On November 1, 2016, a California woman named Chrystal Austin filed a lawsuit against Bristol Meyers-Squibb after having suffered excessive financial losses linked to a compulsive gambling problem caused by the drug Abilify. Ms. Austin claims that the drug maker failed to warn consumers about the impulse control side-effects before it caused her significant financial and personal harm.
Ms. Austin is not alone. Her story, it seems, is a common one throughout the country. There were so many plaintiffs suing Bristol Meyers-Squibb for gambling compulsions that an Abilify MDL (Multidistrict Litigation) was created in September. It is being heard by U.S. District Judge M. Casey Rodgers, in Florida.
Aripiprazole, sold under the brand name Abilify, is an atypical antipsychotic medication approved by the U.S. Food and Drug Administration (FDA) in 2002 for use in the treatment of schizophrenia and manic and mixed bipolar I disorder, major depression, Tourette’s and the irritability associated with autism. In May 2016, the FDA issued a safety warning for Abilify due to the new impulse-control problems associated with taking the drug. The FDA warned that, “compulsive or uncontrollable urges to gamble, binge eat, shop, and have sex have been reported with the use of the antipsychotic drug aripiprazole (Abilify, Abilify Maintena, Aristada, and generics). These uncontrollable urges were reported to have stopped when the medicine was discontinued or the dose was reduced.” The adverse effect of impulse control problems was not common, but could lead to harm to the patient and to others if it were not recognized and stopped.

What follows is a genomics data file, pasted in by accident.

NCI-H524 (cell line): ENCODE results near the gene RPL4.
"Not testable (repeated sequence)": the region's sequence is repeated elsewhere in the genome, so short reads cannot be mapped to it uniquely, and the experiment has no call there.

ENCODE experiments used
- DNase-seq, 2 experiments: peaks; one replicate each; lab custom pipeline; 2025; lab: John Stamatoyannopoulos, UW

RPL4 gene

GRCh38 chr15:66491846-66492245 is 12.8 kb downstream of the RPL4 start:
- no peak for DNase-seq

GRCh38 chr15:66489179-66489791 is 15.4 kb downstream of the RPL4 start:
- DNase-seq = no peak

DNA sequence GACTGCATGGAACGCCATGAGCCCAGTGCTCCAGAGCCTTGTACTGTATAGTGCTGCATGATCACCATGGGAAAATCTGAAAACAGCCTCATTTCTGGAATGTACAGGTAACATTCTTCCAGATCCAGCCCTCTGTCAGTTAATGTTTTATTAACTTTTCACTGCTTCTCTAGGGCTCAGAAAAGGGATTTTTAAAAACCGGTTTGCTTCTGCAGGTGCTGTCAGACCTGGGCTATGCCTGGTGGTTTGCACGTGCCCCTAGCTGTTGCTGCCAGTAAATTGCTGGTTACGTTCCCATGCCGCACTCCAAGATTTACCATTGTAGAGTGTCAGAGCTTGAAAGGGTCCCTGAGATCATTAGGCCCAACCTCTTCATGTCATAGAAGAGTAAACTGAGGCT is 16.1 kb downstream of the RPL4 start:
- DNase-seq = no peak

Ms. Austin says that she first began taking Abilify in 2011 when her doctor prescribed it, and then soon after she started taking it she began to develop an uncontrollable gambling addiction. The gambling compulsion stopped when she stopped taking the drug in 2015, but by that time she says that she had already suffered more than $10,000 in gambling losses and considerable personal anguish.
In the FDA’s adverse event reporting system (FAERS), there are about 184 cases where there was a link between aripiprazole and impulse-control problems with pathological gambling being the most common. Other compulsive behaviors included compulsive over-eating, gambling, shopping and sexual behaviors. Most of these cases reported no prior history of the compulsive behavior that was linked to taking aripiprazole, and within a few days or weeks of discontinuing use of the drug, the urges went away. The FDA reports that about 1.6 million patients received aripiprazole prescriptions in 2015.